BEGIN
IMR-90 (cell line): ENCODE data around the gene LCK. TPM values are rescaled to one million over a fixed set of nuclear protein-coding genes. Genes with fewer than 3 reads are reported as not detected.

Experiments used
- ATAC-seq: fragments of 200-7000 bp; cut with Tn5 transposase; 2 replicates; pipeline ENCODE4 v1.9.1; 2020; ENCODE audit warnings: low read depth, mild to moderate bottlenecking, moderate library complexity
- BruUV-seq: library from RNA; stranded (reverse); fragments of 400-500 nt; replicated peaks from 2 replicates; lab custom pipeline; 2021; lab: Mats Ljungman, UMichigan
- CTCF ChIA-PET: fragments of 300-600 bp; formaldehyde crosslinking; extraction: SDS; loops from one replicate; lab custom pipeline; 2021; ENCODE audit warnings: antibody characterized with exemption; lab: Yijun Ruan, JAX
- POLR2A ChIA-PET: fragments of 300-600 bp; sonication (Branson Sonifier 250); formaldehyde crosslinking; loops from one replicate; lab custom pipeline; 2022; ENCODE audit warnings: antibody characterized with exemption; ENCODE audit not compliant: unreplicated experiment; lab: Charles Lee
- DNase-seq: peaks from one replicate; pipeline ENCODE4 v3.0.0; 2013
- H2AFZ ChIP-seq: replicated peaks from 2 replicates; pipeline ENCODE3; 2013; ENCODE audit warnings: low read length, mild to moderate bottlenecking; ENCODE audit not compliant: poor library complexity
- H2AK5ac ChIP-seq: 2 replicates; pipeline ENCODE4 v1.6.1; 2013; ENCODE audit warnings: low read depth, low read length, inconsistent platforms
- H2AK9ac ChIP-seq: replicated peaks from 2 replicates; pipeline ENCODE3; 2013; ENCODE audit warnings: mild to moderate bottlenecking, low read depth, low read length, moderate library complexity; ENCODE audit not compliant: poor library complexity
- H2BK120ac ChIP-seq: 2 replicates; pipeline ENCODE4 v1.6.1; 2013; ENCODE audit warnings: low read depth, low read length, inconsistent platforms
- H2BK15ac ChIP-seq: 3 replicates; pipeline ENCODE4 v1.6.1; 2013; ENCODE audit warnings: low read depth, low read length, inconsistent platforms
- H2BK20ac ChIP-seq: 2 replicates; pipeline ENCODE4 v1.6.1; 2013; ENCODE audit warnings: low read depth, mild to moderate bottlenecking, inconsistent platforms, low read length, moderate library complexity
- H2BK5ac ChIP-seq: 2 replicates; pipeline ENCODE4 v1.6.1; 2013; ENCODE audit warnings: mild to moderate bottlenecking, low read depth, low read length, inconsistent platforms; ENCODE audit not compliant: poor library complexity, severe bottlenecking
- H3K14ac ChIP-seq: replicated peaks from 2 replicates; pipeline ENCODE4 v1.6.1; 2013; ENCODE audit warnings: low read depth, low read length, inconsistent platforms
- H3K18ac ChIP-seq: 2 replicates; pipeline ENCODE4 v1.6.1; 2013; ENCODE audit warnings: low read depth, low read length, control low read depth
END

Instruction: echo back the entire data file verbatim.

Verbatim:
IMR-90 (cell line): ENCODE data around the gene LCK. TPM values are rescaled to one million over a fixed set of nuclear protein-coding genes. Genes with fewer than 3 reads are reported as not detected.

Experiments used
- ATAC-seq: fragments of 200-7000 bp; cut with Tn5 transposase; 2 replicates; pipeline ENCODE4 v1.9.1; 2020; ENCODE audit warnings: low read depth, mild to moderate bottlenecking, moderate library complexity
- BruUV-seq: library from RNA; stranded (reverse); fragments of 400-500 nt; replicated peaks from 2 replicates; lab custom pipeline; 2021; lab: Mats Ljungman, UMichigan
- CTCF ChIA-PET: fragments of 300-600 bp; formaldehyde crosslinking; extraction: SDS; loops from one replicate; lab custom pipeline; 2021; ENCODE audit warnings: antibody characterized with exemption; lab: Yijun Ruan, JAX
- POLR2A ChIA-PET: fragments of 300-600 bp; sonication (Branson Sonifier 250); formaldehyde crosslinking; loops from one replicate; lab custom pipeline; 2022; ENCODE audit warnings: antibody characterized with exemption; ENCODE audit not compliant: unreplicated experiment; lab: Charles Lee
- DNase-seq: peaks from one replicate; pipeline ENCODE4 v3.0.0; 2013
- H2AFZ ChIP-seq: replicated peaks from 2 replicates; pipeline ENCODE3; 2013; ENCODE audit warnings: low read length, mild to moderate bottlenecking; ENCODE audit not compliant: poor library complexity
- H2AK5ac ChIP-seq: 2 replicates; pipeline ENCODE4 v1.6.1; 2013; ENCODE audit warnings: low read depth, low read length, inconsistent platforms
- H2AK9ac ChIP-seq: replicated peaks from 2 replicates; pipeline ENCODE3; 2013; ENCODE audit warnings: mild to moderate bottlenecking, low read depth, low read length, moderate library complexity; ENCODE audit not compliant: poor library complexity
- H2BK120ac ChIP-seq: 2 replicates; pipeline ENCODE4 v1.6.1; 2013; ENCODE audit warnings: low read depth, low read length, inconsistent platforms
- H2BK15ac ChIP-seq: 3 replicates; pipeline ENCODE4 v1.6.1; 2013; ENCODE audit warnings: low read depth, low read length, inconsistent platforms
- H2BK20ac ChIP-seq: 2 replicates; pipeline ENCODE4 v1.6.1; 2013; ENCODE audit warnings: low read depth, mild to moderate bottlenecking, inconsistent platforms, low read length, moderate library complexity
- H2BK5ac ChIP-seq: 2 replicates; pipeline ENCODE4 v1.6.1; 2013; ENCODE audit warnings: mild to moderate bottlenecking, low read depth, low read length, inconsistent platforms; ENCODE audit not compliant: poor library complexity, severe bottlenecking
- H3K14ac ChIP-seq: replicated peaks from 2 replicates; pipeline ENCODE4 v1.6.1; 2013; ENCODE audit warnings: low read depth, low read length, inconsistent platforms
- H3K18ac ChIP-seq: 2 replicates; pipeline ENCODE4 v1.6.1; 2013; ENCODE audit warnings: low read depth, low read length, control low read depth